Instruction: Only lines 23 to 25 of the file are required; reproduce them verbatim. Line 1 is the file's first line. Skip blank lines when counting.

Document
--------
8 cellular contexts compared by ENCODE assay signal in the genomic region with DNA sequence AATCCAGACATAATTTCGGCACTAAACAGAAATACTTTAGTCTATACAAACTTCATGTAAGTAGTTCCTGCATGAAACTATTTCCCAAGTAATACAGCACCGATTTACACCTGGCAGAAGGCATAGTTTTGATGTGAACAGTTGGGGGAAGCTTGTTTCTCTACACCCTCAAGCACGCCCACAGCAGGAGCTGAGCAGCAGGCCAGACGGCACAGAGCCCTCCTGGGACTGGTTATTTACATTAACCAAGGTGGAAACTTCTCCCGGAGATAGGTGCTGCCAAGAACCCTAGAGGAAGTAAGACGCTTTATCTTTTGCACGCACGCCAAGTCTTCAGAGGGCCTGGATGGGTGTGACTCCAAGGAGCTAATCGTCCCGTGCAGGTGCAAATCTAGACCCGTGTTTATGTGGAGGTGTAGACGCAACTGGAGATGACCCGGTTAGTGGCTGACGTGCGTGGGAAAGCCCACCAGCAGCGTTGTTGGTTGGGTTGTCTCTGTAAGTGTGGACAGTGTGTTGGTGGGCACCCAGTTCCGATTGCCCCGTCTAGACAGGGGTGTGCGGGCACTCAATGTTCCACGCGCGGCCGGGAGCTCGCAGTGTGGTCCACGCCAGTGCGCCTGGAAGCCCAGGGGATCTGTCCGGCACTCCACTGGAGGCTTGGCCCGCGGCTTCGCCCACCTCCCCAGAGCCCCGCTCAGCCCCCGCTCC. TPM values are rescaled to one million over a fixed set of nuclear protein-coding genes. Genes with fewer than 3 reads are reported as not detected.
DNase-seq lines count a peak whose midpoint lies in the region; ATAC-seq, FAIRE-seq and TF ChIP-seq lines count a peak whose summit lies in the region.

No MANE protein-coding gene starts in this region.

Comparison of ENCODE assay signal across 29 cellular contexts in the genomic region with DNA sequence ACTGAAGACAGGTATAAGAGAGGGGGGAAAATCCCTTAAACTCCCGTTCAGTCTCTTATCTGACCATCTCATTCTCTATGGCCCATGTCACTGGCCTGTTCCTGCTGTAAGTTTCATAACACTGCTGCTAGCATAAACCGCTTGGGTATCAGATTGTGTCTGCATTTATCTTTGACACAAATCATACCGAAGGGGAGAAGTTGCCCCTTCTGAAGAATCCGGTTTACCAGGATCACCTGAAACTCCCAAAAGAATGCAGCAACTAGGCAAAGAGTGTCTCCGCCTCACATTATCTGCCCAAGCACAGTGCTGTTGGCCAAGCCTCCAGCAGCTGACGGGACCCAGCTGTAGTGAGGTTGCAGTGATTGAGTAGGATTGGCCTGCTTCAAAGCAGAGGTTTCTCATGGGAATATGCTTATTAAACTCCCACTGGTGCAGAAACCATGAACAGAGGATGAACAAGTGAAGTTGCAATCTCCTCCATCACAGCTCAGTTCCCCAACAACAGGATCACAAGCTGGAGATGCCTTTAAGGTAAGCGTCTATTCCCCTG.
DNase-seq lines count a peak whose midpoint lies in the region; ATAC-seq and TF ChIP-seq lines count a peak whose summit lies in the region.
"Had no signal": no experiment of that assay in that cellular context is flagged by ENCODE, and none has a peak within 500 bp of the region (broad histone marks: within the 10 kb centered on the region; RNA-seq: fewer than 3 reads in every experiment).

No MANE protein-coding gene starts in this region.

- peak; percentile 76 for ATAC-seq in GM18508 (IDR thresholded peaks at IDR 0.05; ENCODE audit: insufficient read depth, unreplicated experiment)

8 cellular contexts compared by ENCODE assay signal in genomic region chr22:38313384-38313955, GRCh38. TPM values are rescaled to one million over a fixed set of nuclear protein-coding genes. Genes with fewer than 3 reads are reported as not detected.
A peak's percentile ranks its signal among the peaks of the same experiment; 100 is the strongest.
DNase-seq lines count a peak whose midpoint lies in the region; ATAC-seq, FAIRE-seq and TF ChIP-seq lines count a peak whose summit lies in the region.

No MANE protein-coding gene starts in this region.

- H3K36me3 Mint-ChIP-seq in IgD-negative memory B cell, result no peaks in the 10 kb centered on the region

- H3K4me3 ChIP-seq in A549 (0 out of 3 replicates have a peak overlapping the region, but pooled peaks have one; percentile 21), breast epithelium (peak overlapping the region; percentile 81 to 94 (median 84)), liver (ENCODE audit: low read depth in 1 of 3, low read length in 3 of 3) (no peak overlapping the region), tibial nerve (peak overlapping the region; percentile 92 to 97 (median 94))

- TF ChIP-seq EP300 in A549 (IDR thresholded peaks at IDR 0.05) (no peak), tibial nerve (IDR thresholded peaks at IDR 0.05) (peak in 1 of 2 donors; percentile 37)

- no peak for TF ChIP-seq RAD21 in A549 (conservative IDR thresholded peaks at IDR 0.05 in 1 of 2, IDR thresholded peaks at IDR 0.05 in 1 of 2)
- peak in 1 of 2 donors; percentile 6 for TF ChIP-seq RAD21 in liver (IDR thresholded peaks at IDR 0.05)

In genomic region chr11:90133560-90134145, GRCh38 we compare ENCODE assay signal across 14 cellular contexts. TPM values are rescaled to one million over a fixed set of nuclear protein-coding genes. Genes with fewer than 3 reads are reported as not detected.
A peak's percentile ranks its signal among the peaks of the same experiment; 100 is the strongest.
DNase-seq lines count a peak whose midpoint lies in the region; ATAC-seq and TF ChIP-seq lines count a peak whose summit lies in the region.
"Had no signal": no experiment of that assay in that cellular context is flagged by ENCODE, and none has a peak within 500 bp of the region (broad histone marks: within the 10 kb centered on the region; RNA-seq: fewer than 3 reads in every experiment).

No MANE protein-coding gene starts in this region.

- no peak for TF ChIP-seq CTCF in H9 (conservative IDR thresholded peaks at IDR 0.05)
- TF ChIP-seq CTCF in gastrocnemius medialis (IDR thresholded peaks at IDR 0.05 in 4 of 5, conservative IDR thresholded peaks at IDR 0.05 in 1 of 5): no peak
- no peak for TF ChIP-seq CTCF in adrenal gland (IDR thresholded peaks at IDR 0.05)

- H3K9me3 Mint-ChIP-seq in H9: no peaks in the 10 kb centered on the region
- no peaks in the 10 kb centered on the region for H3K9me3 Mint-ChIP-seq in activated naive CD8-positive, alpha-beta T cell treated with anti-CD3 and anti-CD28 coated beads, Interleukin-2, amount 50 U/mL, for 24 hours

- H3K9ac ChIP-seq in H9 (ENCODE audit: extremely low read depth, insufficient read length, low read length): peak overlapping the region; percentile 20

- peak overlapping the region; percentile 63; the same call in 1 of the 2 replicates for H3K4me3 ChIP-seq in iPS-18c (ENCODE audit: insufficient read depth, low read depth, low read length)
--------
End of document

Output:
- no peak for TF ChIP-seq CTCF in H9 (conservative IDR thresholded peaks at IDR 0.05)
- TF ChIP-seq CTCF in gastrocnemius medialis (IDR thresholded peaks at IDR 0.05 in 4 of 5, conservative IDR thresholded peaks at IDR 0.05 in 1 of 5): no peak
- no peak for TF ChIP-seq CTCF in adrenal gland (IDR thresholded peaks at IDR 0.05)